Parasurama or the Brahman Rama with the axe, the archetypal Brahman conqueror who created Kerala with the swinging of his boomerang like axe over the Arabian Sea and established the Brahman settlements in Kerala chasing away the Naga people according to Keralolpaty and Keralamahatmyam, two 17th century Brahmanical texts, is said to have done the installation of the Siva Linga. According to traditional lore it was Brahman patriarchs like Parasurama, Sankara and Vilwamangalam who installed and reinstalled the phallus or Linga in most of the current Hindu temples.
The Swayam Bhu legend, the story of the dispute between the Bhatarakas and Nambutiris, the stories of torching and vandalizing of the shrine, the reinstallation by Parasu Rama etc. prove the Amana antiquity of the shrine of Madatil Appan. There are very few Madatil Appan shrines or high up sanctums in Kerala like that of Perumanam and Parambutali in Thrissur district. The elevated Pagodas called Madatil Appan sanctums are architecturally close to ancient Buddhist temples in Kerala and in various parts of Asia. Moreover the terms Madam, Appan, Uliyan, Tachan, Tevar, Perum, Padanna etc are also non Sanskrit and Tamil and Prakrit in origin that are legacies of early Teravada Buddhism in Kerala and south India. Bhatarakas were originally the priests and caretakers of Jain Pallys or Bastis in south India. There are many place names like Pattitanam (Etumanur), Pattitara (Tritala) and Pattambi (Shornur) after the Jain Bhattarakas.
Only certain parts of the ancient Madatil Appan temple are available on the site. The top echelon of the altar or Balikallu is the only relic found. The current laterite structure is only 50 years old. Before that this destructed temple was lying like a huge heap of soil and rock, say local residents. It is possible that this Jain Pally (now Madatil Appan shrine) was totally demolished in the religious tensions and the nearby Buddhist Pally (now Uliyanur Tevar shrine) was converted into a Siva temple in the Hindu Brahmanical take over. It is likely to have Jain and Buddhist Pallys in closer proximity. They co existed all along the important cultural and trade routes in India. Just upstream towards the east of Aluva there are abandoned temples like the Bhudatan temple in Tirunadha Puram close to Tiru Airanikulam. There are places like Sri Bhuda Puram near Tiru Airanikulam. Place names and architectural patterns suggest a strong Buddhist cultural heritage.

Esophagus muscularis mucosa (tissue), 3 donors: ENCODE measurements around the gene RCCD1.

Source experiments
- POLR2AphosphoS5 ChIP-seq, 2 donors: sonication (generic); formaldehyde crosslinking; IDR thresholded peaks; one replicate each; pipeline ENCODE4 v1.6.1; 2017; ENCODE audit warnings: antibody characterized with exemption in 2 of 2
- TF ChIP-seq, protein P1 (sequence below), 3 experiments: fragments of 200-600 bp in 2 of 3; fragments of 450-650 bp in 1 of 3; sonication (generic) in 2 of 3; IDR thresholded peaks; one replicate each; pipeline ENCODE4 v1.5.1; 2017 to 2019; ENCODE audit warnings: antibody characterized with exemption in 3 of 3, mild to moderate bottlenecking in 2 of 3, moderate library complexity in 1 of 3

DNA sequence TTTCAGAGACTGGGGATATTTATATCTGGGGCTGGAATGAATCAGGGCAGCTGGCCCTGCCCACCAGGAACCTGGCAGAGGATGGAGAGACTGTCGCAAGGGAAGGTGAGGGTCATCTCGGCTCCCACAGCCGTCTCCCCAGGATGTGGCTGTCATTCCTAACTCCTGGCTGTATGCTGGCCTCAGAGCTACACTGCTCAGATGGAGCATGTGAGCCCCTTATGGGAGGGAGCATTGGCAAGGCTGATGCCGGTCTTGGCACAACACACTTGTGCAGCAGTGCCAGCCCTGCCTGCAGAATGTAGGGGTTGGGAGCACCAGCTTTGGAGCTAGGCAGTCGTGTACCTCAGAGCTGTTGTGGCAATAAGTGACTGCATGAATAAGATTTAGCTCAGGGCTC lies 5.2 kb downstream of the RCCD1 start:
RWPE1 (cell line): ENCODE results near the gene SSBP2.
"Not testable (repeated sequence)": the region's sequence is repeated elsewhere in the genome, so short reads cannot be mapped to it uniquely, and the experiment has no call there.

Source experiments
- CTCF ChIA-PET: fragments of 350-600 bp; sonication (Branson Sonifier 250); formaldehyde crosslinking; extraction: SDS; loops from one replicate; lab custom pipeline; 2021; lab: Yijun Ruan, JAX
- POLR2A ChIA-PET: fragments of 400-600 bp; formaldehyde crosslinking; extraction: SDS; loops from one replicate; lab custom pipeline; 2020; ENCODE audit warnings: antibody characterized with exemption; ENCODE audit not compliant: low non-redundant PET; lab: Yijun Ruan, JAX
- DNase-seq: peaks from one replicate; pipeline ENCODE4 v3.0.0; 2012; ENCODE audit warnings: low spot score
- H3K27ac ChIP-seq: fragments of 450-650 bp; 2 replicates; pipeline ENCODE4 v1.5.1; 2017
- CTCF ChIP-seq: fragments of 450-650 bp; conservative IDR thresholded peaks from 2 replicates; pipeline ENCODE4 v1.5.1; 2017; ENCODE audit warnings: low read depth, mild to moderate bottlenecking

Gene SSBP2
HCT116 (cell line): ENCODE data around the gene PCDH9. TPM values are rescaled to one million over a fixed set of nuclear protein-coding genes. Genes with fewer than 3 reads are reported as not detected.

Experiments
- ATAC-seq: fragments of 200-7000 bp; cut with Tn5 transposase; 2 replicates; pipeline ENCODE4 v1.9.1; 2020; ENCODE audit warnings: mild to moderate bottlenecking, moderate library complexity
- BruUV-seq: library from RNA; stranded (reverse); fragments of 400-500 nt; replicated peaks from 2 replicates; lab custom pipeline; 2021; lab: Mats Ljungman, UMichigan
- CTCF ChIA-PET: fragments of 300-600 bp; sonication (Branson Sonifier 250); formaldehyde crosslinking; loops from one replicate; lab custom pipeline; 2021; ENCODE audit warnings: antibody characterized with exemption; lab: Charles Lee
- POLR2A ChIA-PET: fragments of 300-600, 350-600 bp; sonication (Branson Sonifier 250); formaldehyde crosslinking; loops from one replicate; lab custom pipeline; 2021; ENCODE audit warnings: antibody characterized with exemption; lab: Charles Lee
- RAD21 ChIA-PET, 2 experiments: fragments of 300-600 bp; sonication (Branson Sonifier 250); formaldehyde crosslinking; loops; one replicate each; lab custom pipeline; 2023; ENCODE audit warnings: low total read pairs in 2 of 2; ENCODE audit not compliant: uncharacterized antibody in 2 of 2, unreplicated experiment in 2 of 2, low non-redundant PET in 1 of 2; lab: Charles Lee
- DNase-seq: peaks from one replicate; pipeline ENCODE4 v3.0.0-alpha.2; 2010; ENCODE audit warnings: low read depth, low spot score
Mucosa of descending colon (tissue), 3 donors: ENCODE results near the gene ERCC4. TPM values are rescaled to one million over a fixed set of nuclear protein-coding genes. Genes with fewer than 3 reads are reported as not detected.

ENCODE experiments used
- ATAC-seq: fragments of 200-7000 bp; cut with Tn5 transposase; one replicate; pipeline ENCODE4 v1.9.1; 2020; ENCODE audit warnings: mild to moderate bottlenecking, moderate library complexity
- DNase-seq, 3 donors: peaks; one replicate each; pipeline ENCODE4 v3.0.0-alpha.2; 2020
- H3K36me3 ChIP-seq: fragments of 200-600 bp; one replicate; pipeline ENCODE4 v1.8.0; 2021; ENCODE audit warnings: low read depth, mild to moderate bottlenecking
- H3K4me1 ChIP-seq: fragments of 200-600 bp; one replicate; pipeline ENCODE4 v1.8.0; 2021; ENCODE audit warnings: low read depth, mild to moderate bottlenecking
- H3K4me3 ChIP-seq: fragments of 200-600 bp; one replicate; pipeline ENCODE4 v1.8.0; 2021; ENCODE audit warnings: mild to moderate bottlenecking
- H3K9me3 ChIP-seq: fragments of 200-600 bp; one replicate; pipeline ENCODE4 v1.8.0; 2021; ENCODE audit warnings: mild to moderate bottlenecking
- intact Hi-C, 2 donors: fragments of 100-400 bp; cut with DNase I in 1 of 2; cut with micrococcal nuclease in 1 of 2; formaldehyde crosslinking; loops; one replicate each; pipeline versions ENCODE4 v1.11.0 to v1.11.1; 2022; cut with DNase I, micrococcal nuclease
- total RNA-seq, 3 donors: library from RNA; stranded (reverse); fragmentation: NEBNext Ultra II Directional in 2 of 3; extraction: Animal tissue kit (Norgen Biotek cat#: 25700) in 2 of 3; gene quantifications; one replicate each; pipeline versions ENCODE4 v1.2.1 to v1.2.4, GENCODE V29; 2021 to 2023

The Siva temple in Uliyanur towards the north of Madatil Appan shrine, has a circular sanctum or Vatta Srikovil. Vattams are found only in Kerala and Ceylon and have given birth to ancient place names all over Kerala like Palarivattam, Naduvattams (several) or Villorvattam. Vattam is called Vatta Dage in Ceylon. Its Anavatils or Elephant Gateways on the east and west and Anapallam walls or Elephant Belly swollen compound walls (like the swelling Buddha-belly bamboo) are also Buddhist architectural reminiscences in Kerala. The ancient altar with lion and elephant motifs and dragon faces that are found all over Asia are also key Buddhist architectural relics.
The Vatta sanctum with 68 heavy wooden beams converging into a single dome wooden pagoda top structure is said to be a unique creation of Perum Tachan. No other Tachan in Kerala history is able to deconstruct it or duplicate it so far. This type of labyrinthine wood ensemble is not even mentioned in the 16th or 17th century Brahmanical architectural texts like Tantra Samuchayam and Manushyalaya Chandrika that form the foundations of Hindu temple architecture in the Brahmanic period after the middle ages. This fact itself proves that the architectural practice is much ancient than the Hindu Brahmanical temple culture that was established only post 8th century.
Uliyanur Perum Tachan is now enshrined in a tiny pagoda along with Bhuvaneswari Devi in the Perum Padanna household in Uliyanur towards the south west of the temple. The family till recently held traditional rights in the temple festival. But with the erection of a concrete flag post or Kodimaram that long legacy is also taken away from them. It is clear that this household that gave birth to stalwarts like Perum Tachan is part of an ancient architectural legacy of Buddhism in Kerala.
Chungath, Rajan. Perumtachan Dukhitananu. Thrissur: Green Books, 2011.
Pooteri, Balan. Uliyanur Perumtachan. Kondotty: Author, Undated